Technorealism had its 15 minutes of fame last year when various would-be visionaries got a craving for such Net gravy-train side dishes as speaking gigs and fat book contracts. They put forth a list of such deep thoughts as "government has an important role to play" and "information is not knowledge." ("Bunnies are soft" and "Santa Claus is a nice man" were unaccountably left off the final list.) Now one of the main perpetrators of this palaver, Andrew L. Shapiro, has taken the obvious next step and cashed in with a book deal.
More broad than deep, and not that broad, Shapiro's The Control Revolution is best read by extraterrestrials who just reached our planet and need to learn about that Internet stuff. However, if you're reading this column, you're already past this; The Control Revolution is only going to vex you.
The reason I bring it to your attention at all is to remind you that even such shallow Net-futurism as Shapiro's depends on a rosy picture of the Net now—particularly, of our ability to find whatever we want on it and to add whatever we want to it. If you've been following the news lately, though, you know it ain't necessarily so.
Take free speech. Shapiro spends a lot of time (justifiably) wringing his hands about how Netizens can avoid hearing opinions they don't like, since they're likely to get their information only from online sources that share their interests and worldview. His proposed solution involves creating "PublicNet," which would aggregate various opinionated Web sites under one button to be included in IE and Netscape. (Mr. Shapiro has, I believe, just invented the online public access television channel. What next, the wheel?)
But to tap into an online source, you've got to find that source. And a recent study reveals that most of the Net is hidden from the average user—as reported in Nature this month, the percentage of Web sites indexed by even the most comprehensive search sites is less than 17 percent.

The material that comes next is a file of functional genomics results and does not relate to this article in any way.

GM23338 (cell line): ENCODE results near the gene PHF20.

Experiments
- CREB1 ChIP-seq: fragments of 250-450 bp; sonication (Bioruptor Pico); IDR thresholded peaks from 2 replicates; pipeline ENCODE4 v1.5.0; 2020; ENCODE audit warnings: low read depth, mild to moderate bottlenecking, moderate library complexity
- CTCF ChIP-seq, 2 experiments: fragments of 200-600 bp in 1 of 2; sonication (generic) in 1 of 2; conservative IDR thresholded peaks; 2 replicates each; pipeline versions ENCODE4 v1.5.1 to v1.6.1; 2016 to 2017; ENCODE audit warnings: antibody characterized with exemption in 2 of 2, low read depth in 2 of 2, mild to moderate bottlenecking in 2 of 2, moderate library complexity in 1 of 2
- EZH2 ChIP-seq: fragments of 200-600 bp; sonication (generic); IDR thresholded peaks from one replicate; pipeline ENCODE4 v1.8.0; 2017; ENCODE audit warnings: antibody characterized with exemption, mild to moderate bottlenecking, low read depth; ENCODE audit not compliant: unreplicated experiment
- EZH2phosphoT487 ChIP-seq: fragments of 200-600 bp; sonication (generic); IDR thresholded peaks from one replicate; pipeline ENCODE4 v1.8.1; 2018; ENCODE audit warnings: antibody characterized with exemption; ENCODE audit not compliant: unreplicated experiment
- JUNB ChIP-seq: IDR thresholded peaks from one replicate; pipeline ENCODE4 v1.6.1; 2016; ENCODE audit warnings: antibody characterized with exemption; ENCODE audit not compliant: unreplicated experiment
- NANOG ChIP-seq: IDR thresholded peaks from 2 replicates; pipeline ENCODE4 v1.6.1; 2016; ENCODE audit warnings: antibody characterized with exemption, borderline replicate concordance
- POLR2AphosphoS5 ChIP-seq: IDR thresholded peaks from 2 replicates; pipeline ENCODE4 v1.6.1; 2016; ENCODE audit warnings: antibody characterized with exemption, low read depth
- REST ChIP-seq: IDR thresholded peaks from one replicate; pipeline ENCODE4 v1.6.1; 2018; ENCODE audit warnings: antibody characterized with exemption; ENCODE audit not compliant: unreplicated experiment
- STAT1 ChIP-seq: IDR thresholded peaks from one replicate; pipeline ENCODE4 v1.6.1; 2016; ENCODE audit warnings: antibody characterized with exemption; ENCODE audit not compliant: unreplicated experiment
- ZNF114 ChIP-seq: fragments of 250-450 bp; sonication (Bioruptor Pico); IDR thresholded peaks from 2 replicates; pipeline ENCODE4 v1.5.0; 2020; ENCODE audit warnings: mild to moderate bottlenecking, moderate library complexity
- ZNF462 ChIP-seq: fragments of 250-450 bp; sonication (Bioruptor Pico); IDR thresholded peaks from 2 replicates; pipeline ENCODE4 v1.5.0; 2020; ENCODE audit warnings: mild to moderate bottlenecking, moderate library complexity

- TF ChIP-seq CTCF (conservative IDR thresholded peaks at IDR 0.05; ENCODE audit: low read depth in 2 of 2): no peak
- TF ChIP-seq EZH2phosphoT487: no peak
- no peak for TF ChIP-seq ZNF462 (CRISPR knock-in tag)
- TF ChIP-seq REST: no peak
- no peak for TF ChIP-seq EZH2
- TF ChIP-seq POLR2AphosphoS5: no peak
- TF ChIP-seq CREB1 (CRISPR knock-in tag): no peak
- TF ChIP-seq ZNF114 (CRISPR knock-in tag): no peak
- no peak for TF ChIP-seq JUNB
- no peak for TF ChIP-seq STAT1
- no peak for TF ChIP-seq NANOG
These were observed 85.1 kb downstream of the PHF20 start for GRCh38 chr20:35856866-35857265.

That doesn't affect anyone's right to put up a Web site. It does, however, affect one's ability to reach an audience. It's the equivalent of allowing a person to print up leaflets but forbidding her to hand them out to passersby. Worse, the Nature study shows that big-name sites—the Time-Warners and Go.coms of the world—are much more likely to get their stuff indexed. As anyone who's gone to a magazine rack in search of an obscure title knows, availability is key. The coolest magazine in the world can't compete if all the merchant stocks is People Living in Style and TimeWeek Report.
And then there's the portal, which lets sites regurgitate cookie-cutter news headlines, horoscopes, and stock data. (When I was a child, we called that the Associated Press newswire.) Before the portal, when browser home pages were set by default to the browser company's main page, most users simply ignored the first screen and clicked away. However, there's money in them there eyeballs, and for the past couple of years we've watched formerly useful sites slather on content partnerships and sponsored links and synergy and god knows what-all else until most users never leave the sites they're led to. Once upon a time Net users sneered at AOL for its limited horizons; no one's sneering now. And Shapiro wants to add another button to the morass, one that would spit up a random free-speech site when clicked? At best it's a cute toy that'll get lost in the melee—again, much like public access television.
I suppose Shapiro's mostly harmless—judging by this bout of navel-gazing, he probably doesn't get out much. (Actually, he runs with a crowd of similarly fabulous New York folk, all of whom tend to reflect each other's opinions like a hall of mirrors. Fortunately for the Net, few people walk down that hall besides book agents and the occasional NPR reporter.) While he's busy jockeying for foundation grants for his magic public access button, those of us who know the real score need to look hard at how the Net can overcome the limitations of its gatekeepers.